The British government is setting up a new terrorism task force following last week's brutal killing of a soldier by men wielding cleavers and knives. The task force will look at whether new laws are needed to clamp down on those who promote religious extremism.
  • Anti-Muslim Hate Crimes Rise After Murder Of British Soldier
    Robert Siegel speaks with John Fisher Burns, London bureau chief for the New York Times, about how London is reacting to the religious and political extremism expressed by a man who murdered a soldier on a London street.
  • Florida Judge Denies Delay To George Zimmerman Trial
    In Sanford, Fla., a state judge ruled that George Zimmerman — the Neighborhood watch volunteer who shot and killed teenager Trayvon Martin — will go to trial as scheduled on June 10. Zimmerman's defense asked the judge for more time and accused prosecutors of withholding important information. But on that — and many other motions — the judge ruled against Zimmerman and in favor of the state.
  • Cruise Industry Adopts Passenger 'Rights' As Incidents Mount
    About 2,200 passengers were being flown back to Baltimore after their cruise ship caught fire on its way to the Bahamas. It was the latest black eye for the cruise industry, which is now trying to reassure passengers it's OK for them to sail. An industry group said it has adopted a passenger "bill of rights."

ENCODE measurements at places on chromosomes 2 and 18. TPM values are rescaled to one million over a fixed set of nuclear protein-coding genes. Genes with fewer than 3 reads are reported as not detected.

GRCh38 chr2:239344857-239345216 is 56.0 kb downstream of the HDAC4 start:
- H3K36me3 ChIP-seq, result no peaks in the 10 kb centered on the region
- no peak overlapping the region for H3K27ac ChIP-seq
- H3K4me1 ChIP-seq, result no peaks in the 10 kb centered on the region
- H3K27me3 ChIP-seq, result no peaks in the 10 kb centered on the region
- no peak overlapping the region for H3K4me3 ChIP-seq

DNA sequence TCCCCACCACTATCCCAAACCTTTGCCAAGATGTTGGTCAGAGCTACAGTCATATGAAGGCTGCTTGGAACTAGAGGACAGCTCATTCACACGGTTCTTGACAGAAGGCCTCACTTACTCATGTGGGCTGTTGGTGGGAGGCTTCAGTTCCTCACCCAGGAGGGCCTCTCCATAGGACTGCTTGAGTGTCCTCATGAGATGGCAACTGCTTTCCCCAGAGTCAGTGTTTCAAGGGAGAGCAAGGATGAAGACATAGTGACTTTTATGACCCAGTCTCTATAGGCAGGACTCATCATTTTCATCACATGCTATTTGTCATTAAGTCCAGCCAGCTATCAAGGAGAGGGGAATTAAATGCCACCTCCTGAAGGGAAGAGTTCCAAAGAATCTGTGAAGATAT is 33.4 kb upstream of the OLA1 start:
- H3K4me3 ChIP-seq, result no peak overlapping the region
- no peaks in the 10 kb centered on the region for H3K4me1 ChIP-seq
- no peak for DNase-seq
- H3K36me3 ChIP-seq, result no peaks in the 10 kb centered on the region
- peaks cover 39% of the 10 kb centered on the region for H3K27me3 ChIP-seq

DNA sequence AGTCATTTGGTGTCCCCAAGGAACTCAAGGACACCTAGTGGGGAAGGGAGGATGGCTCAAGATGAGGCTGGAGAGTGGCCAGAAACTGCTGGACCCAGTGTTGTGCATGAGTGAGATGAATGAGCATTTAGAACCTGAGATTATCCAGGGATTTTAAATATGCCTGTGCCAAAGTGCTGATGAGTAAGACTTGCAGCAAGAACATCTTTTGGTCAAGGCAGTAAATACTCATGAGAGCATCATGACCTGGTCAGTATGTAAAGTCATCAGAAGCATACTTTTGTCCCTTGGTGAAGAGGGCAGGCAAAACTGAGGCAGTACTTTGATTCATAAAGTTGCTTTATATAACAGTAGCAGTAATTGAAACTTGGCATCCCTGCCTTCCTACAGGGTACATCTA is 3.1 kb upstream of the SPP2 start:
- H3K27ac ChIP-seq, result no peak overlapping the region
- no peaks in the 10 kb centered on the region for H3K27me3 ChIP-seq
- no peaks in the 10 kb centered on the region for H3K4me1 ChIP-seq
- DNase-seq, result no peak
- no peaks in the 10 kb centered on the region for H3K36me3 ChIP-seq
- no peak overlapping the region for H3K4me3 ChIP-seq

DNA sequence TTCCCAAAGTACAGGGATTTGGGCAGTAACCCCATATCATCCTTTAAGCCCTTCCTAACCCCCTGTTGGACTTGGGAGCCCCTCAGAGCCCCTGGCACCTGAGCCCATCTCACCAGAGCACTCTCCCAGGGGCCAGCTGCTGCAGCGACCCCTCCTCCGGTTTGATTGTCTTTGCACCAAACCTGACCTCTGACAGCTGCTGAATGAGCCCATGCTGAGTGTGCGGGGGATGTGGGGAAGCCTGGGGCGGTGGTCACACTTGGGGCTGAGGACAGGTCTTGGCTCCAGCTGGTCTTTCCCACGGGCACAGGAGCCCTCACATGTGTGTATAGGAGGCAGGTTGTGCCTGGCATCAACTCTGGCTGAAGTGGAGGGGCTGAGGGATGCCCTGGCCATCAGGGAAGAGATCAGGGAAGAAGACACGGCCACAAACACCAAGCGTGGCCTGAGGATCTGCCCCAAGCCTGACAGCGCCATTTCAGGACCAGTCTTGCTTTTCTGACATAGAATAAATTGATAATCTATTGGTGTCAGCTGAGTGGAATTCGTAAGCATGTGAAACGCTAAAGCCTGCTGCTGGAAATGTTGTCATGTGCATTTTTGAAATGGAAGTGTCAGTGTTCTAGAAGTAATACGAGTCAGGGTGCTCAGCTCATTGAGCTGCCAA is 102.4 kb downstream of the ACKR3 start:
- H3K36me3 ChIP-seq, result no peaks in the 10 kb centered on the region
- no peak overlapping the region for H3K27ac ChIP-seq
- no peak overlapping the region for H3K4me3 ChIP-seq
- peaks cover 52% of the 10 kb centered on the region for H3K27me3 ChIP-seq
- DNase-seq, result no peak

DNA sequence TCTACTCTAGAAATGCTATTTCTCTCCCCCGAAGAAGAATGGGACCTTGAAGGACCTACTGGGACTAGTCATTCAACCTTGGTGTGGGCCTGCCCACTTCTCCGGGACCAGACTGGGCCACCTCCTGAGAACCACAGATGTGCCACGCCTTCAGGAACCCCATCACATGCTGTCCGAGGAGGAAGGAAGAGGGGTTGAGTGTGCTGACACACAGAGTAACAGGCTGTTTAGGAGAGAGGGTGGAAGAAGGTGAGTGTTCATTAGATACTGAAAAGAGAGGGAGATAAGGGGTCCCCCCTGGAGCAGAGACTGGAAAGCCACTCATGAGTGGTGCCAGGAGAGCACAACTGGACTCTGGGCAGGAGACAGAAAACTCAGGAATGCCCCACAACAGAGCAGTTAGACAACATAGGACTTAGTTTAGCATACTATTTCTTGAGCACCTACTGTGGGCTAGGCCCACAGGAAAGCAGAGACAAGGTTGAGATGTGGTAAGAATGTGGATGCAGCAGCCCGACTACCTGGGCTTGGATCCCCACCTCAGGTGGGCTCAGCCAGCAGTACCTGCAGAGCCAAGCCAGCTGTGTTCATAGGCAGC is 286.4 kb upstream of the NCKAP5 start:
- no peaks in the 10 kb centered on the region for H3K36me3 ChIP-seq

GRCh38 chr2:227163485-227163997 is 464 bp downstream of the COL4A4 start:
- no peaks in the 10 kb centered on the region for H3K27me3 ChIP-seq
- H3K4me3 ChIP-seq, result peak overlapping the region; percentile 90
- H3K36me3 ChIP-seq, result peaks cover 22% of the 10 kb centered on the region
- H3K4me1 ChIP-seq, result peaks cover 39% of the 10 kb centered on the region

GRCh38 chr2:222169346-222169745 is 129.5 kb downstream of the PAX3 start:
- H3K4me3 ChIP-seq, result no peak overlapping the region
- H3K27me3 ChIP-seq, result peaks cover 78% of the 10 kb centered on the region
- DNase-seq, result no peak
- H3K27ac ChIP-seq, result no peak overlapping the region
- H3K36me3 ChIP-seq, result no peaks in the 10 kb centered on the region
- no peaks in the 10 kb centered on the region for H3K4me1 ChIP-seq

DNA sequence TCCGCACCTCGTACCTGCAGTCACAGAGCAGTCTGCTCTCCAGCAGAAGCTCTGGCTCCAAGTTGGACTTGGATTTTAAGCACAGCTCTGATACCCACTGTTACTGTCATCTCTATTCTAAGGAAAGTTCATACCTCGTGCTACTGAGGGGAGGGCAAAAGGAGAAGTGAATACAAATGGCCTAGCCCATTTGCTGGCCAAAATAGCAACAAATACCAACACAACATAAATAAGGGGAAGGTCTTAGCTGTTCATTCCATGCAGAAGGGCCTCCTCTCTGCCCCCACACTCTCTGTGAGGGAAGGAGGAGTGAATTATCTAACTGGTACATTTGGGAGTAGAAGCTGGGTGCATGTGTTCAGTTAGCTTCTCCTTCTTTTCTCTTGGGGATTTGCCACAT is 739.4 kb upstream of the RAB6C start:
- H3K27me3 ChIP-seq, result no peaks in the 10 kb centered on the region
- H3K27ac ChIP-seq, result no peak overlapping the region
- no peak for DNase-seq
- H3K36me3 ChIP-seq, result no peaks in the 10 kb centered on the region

• Proposal To Sell Detroit's Art To Save The City Draws Outrage
    Detroit's emergency financial manager is considering selling artwork from The Detroit Institute of Arts to help raise money for the city's debt. Robert Siegel talks to John Gallagher of the Detroit Free Press for more.
  • Budget Cuts At National Parks May Affect Nearby Communities
    Last summer, America's national parks received an estimated 282 million visits. This year, sequestration may cut that number. The Interior Department says its operations will be disrupted by hiring freezes, overtime cuts, contracts, training programs and more.
  • Coming Home: The Woody Guthrie Center Opens In Tulsa
    The folk music icon's relationship with his home state has always been complicated. To many in Oklahoma, Guthrie's progressive political views didn't fit with a strong conservative streak during the Cold War period. His reputation there is now closer to full restoration as Tulsa opens his archives.
  • Darius Rucker: Busted Hearts And Pickup Trucks
    Rucker is a rock star, courtesy of his years as leader of Hootie and the Blowfish. But on his new country album, you hear the guy who still lives in and loves his home state of South Carolina, right down to its sweet tea and kudzu.
  • What Happens To Spelling Bee Kids? Years Later, The Prize Is Perspective
    For the middle schoolers competing in the Scripps National Spelling Bee this week, the experience will leave lasting memories. NPR tracked down former top spellers to see how they're faring, decades after their early successes.
  • Spelling Bees Have Roots In The Renaissance
    Melissa Block talks with lexicographer Peter Sokolowski, editor at large for Merriam-Webster, about the derivation of the word "bee" in "spelling bee." It turns out it has nothing to do with the insect.